Kamasi Washington was born in Los Angeles at the start of the 80s into a family where music was akin to breathing. His mother, an accomplished flutist, taught chemistry in high school, and his father, who plays with him in some concerts, was a professional saxophonist by night and high school music teacher by day. By two years old, Kamasi had already started playing the drums and the piano, and by seven he started playing the clarinet.
I had the good fortune to watch three legends perform together at Catalina Bar & Grill in Hollywood, CA, on May 15, 2012. They were drummer Jack DeJohnette, bassist Stanley Clarke, and pianist Chick Corea; and they were in concert celebrating Jack DeJohnette’s 70th birthday. The sounds coming from Catalina’s stage that evening could send a jazz lover straight to heaven.
“The point is there’s so much going on; and if you only had a chance to experience it and taste it, you may to have the opportunity to—not convert—but become more open to what else is out there.” —Esperanza Spaulding
Watch the Esperanza Spaulding interview from iRock Jazz.
Emmy-Winner Journalist, TV Actor, and Jazz Entertainer Jay Jackson Talks About His Journey Through JazzBy Kaylene Peoples | July 1st, 2012 | Category: Indie Hotspot, Jazz, Music | 3 comments
From Nancy Wilson (Vino Jazz Festival), to Barbara Morrison (Pips), to Oleta Adams and Poncho Sanchez (Barclay Theater) Jay Jackson has performed in shows with some of the biggest names in jazz. But no matter who he’s singing with, his soulful, rich jazz voice is unique and special. Jay trained at the prestigious LoDuca Brothers Music Academy in Milwaukee, Wisconsin. Performing in venues such as The Vino Jazz Festival, NOLA’s, Red, White and Bluezz, and the Hollywood Studio Bar and Grille, Jay’s voice is becoming a familiar treat for LA jazz fans.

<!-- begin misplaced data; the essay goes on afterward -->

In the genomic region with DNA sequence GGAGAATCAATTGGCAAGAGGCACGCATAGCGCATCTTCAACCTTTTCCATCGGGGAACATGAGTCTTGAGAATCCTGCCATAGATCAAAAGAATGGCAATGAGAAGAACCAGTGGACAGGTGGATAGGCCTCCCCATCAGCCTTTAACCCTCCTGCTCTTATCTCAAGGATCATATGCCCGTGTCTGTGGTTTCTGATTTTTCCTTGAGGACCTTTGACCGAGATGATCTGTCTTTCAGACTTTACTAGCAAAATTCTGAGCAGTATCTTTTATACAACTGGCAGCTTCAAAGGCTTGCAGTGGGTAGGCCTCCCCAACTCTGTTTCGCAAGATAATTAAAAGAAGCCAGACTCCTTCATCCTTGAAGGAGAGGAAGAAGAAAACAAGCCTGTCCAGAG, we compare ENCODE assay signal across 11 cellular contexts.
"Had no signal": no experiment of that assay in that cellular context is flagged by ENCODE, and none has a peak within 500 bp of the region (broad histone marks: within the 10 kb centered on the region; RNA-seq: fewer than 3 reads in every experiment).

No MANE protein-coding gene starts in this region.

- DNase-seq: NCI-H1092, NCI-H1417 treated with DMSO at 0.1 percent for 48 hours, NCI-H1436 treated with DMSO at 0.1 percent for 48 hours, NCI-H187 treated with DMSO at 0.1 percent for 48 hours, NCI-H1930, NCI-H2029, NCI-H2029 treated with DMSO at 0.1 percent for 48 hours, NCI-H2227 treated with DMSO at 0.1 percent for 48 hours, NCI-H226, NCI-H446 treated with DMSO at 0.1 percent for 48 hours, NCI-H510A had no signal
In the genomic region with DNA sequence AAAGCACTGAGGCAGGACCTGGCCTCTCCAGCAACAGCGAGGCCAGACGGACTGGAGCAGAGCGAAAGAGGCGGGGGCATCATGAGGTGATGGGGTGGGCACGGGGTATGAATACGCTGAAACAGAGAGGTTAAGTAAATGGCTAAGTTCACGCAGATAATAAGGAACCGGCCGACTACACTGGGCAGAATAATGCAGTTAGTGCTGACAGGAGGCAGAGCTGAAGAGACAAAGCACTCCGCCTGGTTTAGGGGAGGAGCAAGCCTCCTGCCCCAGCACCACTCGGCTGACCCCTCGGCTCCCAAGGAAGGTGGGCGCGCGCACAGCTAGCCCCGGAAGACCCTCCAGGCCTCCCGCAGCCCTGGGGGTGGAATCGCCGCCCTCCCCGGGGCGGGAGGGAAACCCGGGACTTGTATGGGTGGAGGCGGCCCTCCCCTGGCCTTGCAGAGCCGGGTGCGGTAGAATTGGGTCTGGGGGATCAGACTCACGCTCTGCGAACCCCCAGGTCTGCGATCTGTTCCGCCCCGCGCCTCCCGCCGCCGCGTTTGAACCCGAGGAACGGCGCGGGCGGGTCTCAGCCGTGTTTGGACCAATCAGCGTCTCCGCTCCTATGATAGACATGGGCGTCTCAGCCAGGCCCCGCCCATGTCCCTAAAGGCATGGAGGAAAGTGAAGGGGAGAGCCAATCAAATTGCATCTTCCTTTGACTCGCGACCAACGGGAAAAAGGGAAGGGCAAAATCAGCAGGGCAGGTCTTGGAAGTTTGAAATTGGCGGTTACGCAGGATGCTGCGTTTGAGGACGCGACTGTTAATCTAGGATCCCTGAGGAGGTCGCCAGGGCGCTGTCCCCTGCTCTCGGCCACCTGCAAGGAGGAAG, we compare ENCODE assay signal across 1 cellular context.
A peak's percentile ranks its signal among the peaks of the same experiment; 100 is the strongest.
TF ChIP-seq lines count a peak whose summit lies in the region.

Grammy Nominee Gregory Porter wooed fans during a recent performance at Mayne Stage in Chicago. An amazing musical treat, especially during Jazz Appreciation Month, Porter performed several selections from both his Water and Be Good albums, including favorites like “Illusion,” “1960 What?” “Lonely One,” “On My Way to Harlem,” “Be Good (The Lion’s Song),” and “Real Good Hands.” There aren’t as many male jazz vocalists around today as fans would like, but Gregory Porter is one to make up for what the jazz world has […]
When examining the arc of one’s artistry, what must be considered above that individual’s personal aptitude of his respective skill is the fact that you are a product of your environment. Terence Blanchard is an arc type for this principle, extracting the rich spirit of his New Orleans upbringing from his trumpet onto everything he’s touched: from his teenage stint with Art Blakey’s Jazz Messengers to his stature as one of the most respected film composers of the last two decades.
René Marie was awarded a coronet ranking by the “Penguin Guide to Jazz” for her album Vertigo, a distinction only given to 84 other jazz recordings. So, who is this woman whose soulful interpretations and mesmerizing performances make people shake and shiver like they’ve been placed under a spell?